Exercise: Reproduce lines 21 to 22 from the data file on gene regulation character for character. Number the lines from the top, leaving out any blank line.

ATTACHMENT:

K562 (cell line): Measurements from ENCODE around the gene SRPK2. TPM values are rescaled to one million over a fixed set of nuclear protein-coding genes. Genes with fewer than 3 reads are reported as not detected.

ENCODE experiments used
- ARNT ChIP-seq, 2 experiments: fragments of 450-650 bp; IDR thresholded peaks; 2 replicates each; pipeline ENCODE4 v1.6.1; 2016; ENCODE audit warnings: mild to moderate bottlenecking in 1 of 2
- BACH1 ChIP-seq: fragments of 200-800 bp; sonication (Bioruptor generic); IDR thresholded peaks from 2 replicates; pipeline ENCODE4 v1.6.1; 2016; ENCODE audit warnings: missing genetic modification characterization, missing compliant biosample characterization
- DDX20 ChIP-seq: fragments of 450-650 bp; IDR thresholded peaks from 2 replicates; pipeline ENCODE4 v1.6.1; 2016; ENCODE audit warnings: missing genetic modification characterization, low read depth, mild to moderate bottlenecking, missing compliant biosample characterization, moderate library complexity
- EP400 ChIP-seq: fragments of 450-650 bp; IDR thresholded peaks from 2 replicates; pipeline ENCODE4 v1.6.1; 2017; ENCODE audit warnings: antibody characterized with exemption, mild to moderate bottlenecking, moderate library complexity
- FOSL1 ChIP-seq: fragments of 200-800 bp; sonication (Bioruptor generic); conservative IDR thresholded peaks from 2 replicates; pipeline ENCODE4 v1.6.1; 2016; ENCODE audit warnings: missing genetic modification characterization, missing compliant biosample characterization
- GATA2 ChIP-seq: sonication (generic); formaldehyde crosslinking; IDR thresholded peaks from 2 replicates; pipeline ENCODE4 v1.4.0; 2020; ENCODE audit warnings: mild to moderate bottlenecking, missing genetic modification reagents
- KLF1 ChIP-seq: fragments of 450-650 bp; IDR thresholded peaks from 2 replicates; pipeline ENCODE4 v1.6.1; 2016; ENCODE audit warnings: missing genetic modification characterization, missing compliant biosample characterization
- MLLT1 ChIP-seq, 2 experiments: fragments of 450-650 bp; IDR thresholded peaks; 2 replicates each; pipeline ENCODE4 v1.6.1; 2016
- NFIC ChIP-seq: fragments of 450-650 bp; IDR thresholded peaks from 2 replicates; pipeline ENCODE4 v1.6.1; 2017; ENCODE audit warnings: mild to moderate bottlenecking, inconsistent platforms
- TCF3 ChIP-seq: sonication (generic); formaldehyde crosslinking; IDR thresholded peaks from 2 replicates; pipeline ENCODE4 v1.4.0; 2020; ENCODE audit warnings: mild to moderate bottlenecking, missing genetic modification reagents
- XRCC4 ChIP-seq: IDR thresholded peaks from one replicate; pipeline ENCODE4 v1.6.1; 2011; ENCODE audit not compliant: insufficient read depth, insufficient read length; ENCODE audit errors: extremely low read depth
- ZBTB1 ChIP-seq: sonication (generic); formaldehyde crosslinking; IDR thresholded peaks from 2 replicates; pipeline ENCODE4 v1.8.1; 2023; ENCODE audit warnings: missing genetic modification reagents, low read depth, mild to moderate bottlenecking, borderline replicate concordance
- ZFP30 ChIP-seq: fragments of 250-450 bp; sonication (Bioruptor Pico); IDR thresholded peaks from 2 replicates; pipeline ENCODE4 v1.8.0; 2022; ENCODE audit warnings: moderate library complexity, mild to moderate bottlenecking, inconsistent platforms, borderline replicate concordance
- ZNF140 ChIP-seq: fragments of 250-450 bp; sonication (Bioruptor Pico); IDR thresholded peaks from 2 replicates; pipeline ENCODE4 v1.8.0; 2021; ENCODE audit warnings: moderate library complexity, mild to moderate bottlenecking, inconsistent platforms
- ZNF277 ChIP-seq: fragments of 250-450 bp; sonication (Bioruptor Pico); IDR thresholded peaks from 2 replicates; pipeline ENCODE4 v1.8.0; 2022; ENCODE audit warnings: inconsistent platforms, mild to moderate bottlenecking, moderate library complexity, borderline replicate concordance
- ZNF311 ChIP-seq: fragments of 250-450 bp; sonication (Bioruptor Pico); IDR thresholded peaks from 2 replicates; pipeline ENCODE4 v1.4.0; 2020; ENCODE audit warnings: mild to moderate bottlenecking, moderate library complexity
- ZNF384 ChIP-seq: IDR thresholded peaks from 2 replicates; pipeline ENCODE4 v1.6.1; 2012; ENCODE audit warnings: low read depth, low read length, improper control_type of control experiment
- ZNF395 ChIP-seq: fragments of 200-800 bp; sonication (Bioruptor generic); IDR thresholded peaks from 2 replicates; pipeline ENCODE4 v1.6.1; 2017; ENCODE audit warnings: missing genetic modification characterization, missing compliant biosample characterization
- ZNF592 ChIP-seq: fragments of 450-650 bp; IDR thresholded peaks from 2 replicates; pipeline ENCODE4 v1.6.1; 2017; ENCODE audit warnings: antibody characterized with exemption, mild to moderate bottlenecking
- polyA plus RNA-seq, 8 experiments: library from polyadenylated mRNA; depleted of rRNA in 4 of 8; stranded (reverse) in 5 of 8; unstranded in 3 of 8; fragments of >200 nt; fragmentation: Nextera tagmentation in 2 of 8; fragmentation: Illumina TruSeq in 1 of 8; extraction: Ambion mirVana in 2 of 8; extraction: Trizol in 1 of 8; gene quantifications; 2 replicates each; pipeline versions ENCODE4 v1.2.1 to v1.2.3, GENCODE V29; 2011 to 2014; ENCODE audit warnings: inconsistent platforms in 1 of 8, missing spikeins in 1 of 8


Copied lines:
- ZNF592 ChIP-seq: fragments of 450-650 bp; IDR thresholded peaks from 2 replicates; pipeline ENCODE4 v1.6.1; 2017; ENCODE audit warnings: antibody characterized with exemption, mild to moderate bottlenecking
- polyA plus RNA-seq, 8 experiments: library from polyadenylated mRNA; depleted of rRNA in 4 of 8; stranded (reverse) in 5 of 8; unstranded in 3 of 8; fragments of >200 nt; fragmentation: Nextera tagmentation in 2 of 8; fragmentation: Illumina TruSeq in 1 of 8; extraction: Ambion mirVana in 2 of 8; extraction: Trizol in 1 of 8; gene quantifications; 2 replicates each; pipeline versions ENCODE4 v1.2.1 to v1.2.3, GENCODE V29; 2011 to 2014; ENCODE audit warnings: inconsistent platforms in 1 of 8, missing spikeins in 1 of 8